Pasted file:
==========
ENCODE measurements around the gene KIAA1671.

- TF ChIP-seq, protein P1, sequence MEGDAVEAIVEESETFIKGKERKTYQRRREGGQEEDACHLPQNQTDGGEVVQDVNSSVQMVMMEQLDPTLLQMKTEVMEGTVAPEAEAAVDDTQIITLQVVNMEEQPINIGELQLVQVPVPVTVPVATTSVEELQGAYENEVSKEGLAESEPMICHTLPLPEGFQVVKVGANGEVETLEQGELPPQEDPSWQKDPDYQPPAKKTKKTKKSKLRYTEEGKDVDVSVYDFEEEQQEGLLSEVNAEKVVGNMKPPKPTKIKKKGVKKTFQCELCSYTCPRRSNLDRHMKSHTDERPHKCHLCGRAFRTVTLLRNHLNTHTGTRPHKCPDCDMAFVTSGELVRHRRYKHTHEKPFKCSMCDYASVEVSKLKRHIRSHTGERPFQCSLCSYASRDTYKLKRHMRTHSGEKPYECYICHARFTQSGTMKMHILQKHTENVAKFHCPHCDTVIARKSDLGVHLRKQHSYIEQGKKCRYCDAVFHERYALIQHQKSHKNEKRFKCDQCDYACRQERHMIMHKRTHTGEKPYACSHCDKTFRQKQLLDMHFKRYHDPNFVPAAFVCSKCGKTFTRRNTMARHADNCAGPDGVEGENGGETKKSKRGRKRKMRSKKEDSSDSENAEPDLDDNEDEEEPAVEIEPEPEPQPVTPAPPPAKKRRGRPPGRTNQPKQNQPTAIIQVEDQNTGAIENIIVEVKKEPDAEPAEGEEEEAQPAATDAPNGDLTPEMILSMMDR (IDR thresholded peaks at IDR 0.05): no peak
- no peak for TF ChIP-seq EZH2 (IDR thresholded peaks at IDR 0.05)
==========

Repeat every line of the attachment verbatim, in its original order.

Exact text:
ENCODE measurements around the gene KIAA1671.

- TF ChIP-seq, protein P1, sequence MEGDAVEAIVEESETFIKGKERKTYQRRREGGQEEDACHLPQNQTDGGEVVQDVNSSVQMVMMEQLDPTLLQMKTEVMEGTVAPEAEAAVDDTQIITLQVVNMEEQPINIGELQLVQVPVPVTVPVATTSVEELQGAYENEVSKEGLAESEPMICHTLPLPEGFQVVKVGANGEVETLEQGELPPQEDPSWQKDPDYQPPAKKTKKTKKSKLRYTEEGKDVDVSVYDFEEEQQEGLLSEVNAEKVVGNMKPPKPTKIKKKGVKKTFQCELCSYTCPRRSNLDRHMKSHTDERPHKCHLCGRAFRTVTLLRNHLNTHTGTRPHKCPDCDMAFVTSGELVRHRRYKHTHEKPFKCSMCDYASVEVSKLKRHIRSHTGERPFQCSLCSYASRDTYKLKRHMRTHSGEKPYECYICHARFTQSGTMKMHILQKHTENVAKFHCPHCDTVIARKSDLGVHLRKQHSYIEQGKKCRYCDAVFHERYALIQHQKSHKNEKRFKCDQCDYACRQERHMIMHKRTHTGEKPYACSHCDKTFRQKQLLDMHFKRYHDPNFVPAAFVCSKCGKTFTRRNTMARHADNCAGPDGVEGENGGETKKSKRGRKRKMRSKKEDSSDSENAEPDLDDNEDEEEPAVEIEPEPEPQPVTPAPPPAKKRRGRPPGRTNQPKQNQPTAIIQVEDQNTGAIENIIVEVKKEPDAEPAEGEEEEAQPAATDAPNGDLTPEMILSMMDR (IDR thresholded peaks at IDR 0.05): no peak
- no peak for TF ChIP-seq EZH2 (IDR thresholded peaks at IDR 0.05)